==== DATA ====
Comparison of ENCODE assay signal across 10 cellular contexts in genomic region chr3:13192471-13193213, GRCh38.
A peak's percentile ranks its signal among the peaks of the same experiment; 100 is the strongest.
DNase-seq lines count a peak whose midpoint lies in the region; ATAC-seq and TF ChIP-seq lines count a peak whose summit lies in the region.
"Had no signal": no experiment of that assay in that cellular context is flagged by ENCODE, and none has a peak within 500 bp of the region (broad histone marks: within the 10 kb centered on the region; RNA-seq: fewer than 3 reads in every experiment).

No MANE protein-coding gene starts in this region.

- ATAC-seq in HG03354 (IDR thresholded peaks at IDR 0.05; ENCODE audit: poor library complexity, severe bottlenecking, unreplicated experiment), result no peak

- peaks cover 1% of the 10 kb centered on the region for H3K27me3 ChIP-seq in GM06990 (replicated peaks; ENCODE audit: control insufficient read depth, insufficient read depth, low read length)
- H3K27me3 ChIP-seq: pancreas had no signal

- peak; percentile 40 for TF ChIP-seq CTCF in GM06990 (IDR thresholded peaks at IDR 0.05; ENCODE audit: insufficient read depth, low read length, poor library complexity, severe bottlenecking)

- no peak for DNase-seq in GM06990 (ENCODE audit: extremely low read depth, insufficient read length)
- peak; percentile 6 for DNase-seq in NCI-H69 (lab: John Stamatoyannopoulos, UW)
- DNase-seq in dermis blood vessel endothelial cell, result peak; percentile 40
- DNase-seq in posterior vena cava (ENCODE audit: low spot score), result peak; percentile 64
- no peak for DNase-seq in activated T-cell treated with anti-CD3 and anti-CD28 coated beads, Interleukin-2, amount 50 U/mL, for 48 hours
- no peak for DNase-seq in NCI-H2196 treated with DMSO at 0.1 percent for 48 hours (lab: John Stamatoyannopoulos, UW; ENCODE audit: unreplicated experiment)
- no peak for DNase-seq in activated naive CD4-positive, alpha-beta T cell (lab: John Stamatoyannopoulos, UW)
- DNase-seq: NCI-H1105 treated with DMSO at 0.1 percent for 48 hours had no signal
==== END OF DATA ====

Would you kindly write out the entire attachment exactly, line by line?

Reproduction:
Comparison of ENCODE assay signal across 10 cellular contexts in genomic region chr3:13192471-13193213, GRCh38.
A peak's percentile ranks its signal among the peaks of the same experiment; 100 is the strongest.
DNase-seq lines count a peak whose midpoint lies in the region; ATAC-seq and TF ChIP-seq lines count a peak whose summit lies in the region.
"Had no signal": no experiment of that assay in that cellular context is flagged by ENCODE, and none has a peak within 500 bp of the region (broad histone marks: within the 10 kb centered on the region; RNA-seq: fewer than 3 reads in every experiment).

No MANE protein-coding gene starts in this region.

- ATAC-seq in HG03354 (IDR thresholded peaks at IDR 0.05; ENCODE audit: poor library complexity, severe bottlenecking, unreplicated experiment), result no peak

- peaks cover 1% of the 10 kb centered on the region for H3K27me3 ChIP-seq in GM06990 (replicated peaks; ENCODE audit: control insufficient read depth, insufficient read depth, low read length)
- H3K27me3 ChIP-seq: pancreas had no signal

- peak; percentile 40 for TF ChIP-seq CTCF in GM06990 (IDR thresholded peaks at IDR 0.05; ENCODE audit: insufficient read depth, low read length, poor library complexity, severe bottlenecking)

- no peak for DNase-seq in GM06990 (ENCODE audit: extremely low read depth, insufficient read length)
- peak; percentile 6 for DNase-seq in NCI-H69 (lab: John Stamatoyannopoulos, UW)
- DNase-seq in dermis blood vessel endothelial cell, result peak; percentile 40
- DNase-seq in posterior vena cava (ENCODE audit: low spot score), result peak; percentile 64
- no peak for DNase-seq in activated T-cell treated with anti-CD3 and anti-CD28 coated beads, Interleukin-2, amount 50 U/mL, for 48 hours
- no peak for DNase-seq in NCI-H2196 treated with DMSO at 0.1 percent for 48 hours (lab: John Stamatoyannopoulos, UW; ENCODE audit: unreplicated experiment)
- no peak for DNase-seq in activated naive CD4-positive, alpha-beta T cell (lab: John Stamatoyannopoulos, UW)
- DNase-seq: NCI-H1105 treated with DMSO at 0.1 percent for 48 hours had no signal